Important Stuff

      # Please try to keep posts on topic.
      # Try to reply to other people's comments instead of starting new threads.
      # Read other people's messages before posting your own to avoid simply duplicating what has already been said.
      # Use a clear subject that describes what your message is about.
      # Offtopic, Inflammatory, Inappropriate, Illegal, or Offensive comments might be moderated. (You can read everything, even moderated posts, by adjusting your threshold on the User Preferences Page)

      Problems regarding accounts or comment posting should be sent to CowboyNeal.

      God is slashdots compression filter is retarded..

      sik0fewl Preferences Subscribe Journal Logout Sections ain ApacheApple AskSlashdot 1 more Books BSD 2 more evelopers 1 more Games 11 more Interviews IT 4 ore Linux 1 more Politics Science 3 more YRO 2 ore Help FAQ Bugs Stories Old Stories Old Polls opics Hall of Fame Submit Story About Supporters ode Awards Services Broadband PriceGrabber ProductGuide Special Offers Tech Jobs IT Research
    • Looks more like brainfuck [muppetlabs.com] source to me.
  • by apachetoolbox (456499) on Tuesday November 30, 2004 @06:32PM (#10957568) Homepage

    :D
  • by Junks Jerzey (54586) on Tuesday November 30, 2004 @06:36PM (#10957616)
    OCaml code can rival C++ code in benchmarks...if you write OCaml that looks like C++. Yes, the OCaml code is still probably safer in the end, but the OCaml solutions to many of the benchmarks are just nasty. The prettier, straightforward solution is often 2-4x slower than the C++ version. So is OCaml fast? Yes. But please be careful here.
    • by Svartalf (2997) on Tuesday November 30, 2004 @07:05PM (#10957912) Homepage
      Considering that the C++ code would have nasty solutions for peak speed- prettier, straightforward solutions for C++ tend to be 2-4x slower than the optimal solutions for C++. The same could be said for C code as well.
      • Its not that simple. C++ doesn't provide functional programming constructs; OCaml does and encourages its use. Functional programming can cost much more resources than OO programming.

        To compile functional code that looks pretty, the result is often resource wasteful:

        - Memory is copied at every turn (in functional constructs, variables cannot be changed),

        - About all small functions use recursive calls (no, tail-recursion doesn't solve most of them; often the result of the recursion has to be modified befo
    • The performance difference between C and OCaml depends heavily on the application. I have written a relatively small application in OCaml (an interpreter for the programming language Joy) and the optimized OCaml version was faster than its C counterpart. (The C version, not programmed by myself, is about 6x larger and still slower) There are examples where OCaml is significantly slower, but I think, that you would rarely see a 2X slowdown when programming carefully. On the other hand the development time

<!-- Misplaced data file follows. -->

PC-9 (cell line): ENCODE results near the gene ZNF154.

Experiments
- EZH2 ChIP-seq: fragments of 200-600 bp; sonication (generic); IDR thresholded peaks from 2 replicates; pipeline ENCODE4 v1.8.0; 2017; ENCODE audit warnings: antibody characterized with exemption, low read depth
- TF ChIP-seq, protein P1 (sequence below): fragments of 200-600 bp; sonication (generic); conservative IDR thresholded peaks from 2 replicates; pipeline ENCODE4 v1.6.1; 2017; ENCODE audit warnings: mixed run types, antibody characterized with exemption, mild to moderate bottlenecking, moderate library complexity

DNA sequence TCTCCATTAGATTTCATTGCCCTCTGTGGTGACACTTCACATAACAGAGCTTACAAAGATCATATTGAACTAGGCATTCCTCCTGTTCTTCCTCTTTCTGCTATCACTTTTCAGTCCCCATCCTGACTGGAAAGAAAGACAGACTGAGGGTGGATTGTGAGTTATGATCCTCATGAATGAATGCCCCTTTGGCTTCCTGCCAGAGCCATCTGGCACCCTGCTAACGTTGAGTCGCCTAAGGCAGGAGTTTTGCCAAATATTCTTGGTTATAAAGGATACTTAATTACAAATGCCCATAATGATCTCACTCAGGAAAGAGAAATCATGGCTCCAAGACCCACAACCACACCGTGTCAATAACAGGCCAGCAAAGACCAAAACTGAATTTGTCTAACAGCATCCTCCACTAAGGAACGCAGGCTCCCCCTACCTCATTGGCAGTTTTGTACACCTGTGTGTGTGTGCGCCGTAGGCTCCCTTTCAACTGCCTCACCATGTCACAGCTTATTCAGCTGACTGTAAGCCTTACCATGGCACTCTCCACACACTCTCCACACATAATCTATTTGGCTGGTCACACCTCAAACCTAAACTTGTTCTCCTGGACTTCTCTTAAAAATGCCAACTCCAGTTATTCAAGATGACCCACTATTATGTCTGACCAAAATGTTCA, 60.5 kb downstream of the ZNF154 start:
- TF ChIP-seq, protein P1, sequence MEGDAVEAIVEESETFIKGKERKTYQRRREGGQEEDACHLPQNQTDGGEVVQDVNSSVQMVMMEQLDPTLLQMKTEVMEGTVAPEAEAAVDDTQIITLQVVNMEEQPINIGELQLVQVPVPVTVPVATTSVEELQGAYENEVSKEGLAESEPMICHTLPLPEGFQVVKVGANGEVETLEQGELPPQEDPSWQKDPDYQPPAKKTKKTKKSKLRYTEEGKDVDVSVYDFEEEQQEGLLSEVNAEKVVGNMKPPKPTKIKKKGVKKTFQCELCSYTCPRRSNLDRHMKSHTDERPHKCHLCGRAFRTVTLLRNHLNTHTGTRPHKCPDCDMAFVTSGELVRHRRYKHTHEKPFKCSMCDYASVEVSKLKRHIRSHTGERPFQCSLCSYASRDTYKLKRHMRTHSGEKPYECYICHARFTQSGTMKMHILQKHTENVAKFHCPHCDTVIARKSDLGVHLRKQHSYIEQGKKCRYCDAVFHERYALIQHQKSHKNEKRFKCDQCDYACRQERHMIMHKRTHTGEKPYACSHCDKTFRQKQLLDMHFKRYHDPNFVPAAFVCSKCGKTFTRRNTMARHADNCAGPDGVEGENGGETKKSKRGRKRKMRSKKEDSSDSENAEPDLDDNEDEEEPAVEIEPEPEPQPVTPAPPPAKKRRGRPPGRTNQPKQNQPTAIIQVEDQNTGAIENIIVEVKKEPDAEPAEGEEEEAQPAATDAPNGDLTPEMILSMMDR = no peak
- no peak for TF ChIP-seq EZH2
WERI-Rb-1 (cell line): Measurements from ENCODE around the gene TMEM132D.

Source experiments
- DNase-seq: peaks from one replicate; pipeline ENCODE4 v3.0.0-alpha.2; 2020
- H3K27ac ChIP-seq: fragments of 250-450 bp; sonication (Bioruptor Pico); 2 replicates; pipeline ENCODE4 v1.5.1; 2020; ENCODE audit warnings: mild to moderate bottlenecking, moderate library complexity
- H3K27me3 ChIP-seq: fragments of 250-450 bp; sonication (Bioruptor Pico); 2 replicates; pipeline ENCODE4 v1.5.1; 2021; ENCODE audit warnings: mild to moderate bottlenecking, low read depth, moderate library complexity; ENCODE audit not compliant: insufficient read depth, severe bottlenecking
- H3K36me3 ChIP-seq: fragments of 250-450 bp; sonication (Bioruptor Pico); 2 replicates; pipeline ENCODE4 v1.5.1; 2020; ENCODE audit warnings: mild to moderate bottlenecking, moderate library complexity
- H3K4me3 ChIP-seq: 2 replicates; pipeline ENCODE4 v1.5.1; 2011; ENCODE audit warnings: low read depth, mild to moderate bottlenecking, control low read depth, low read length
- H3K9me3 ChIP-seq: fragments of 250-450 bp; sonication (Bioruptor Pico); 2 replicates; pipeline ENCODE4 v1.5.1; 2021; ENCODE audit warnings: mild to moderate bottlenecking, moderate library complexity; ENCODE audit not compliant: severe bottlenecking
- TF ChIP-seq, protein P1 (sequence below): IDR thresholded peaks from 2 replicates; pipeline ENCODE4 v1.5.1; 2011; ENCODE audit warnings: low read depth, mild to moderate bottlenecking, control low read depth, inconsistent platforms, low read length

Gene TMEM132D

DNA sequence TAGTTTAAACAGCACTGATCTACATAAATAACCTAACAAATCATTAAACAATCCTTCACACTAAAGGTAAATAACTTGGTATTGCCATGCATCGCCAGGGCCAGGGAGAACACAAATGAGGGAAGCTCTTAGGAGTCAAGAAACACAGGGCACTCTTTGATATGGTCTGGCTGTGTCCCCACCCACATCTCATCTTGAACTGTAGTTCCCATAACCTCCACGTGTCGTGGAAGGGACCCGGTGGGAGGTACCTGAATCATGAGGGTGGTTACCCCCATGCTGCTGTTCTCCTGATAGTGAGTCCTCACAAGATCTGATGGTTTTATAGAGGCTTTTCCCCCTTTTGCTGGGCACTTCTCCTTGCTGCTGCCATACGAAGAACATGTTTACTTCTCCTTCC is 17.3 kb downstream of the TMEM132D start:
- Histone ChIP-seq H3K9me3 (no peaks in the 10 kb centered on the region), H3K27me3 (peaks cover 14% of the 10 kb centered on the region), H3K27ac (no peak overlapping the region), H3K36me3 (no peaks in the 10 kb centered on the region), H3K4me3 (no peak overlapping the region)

• Full Support? (Score:3, Informative)

    by engywook (802813) on Tuesday November 30, 2004 @06:36PM (#10957619) Homepage
    Isn't saying, "OCaml also has full support for object-oriented programming that fits in completely with OCaml's strong type system." equivalent to saying, "Ford Thunderbird also has full support for all fuels that meet its fuel requirements."?
    • No. That sentence can be parsed two ways, and presumably was meant the other way to the way you interpreted it...

    • Not QUITE. The statement probably ought to have been phrased as follows:

      "OCaml also has full support for object-oriented programming that fits in completely with Caml/ML's strong type system..."

      Probably was more of a not-thinking typo than anything else, considering that OCaml is a superset of Caml, which is a superset of ML- both of which have strong variable typing.
  • Huh. (Score:2, Interesting)

    by rackhamh (217889)
    At first read I thought it said "Developing Applications With Objective Calm" -- which, come to think of it, would probably make for a pretty interesting article.
  • by Anonymous Coward
    In Korea, only old people use scripted languages.
  • by zymano (581466) on Tuesday November 30, 2004 @07:19PM (#10958083)
    I looked everywhere. None are intuitive and easy like the java.sun.com tutorial.

    I downloaded the compiler about a year ago but got turned off by the quality of tutorials.

    You need easier reading material if you want people to adopt.
    • but there are!
      I learned the language online, (just as i learned Java from their very good tutorial)

      they gave 2 good ones at the top.
      the Richard Jones'
      Ocaml Tutorial for people who know how to program 'normally' [merjis.com]

      There is also an update to Jason Hickey's book [metaprl.org]

      I like OCaml because it Combines the power of functional programming, like (tail-)recursion, functions as an argument, with 'normal' programming language statements.
      It doesn't force the "functional programming way" on you, like Lisp does, So, you ca
    • There's a bunch of good tutorials here [inria.fr]. I learned everything I know about ocaml from there, in particular from Jason Hickey's, Richard Jones' and the OCaml manual. I spent a week learning that stuff and playing with it, and another week writing from scratch a rather non-trivial program that would have easily taken two months in C. I found ocaml astounding: nearly as fast as C, as compact and elegant as python (arguably more so, in fact).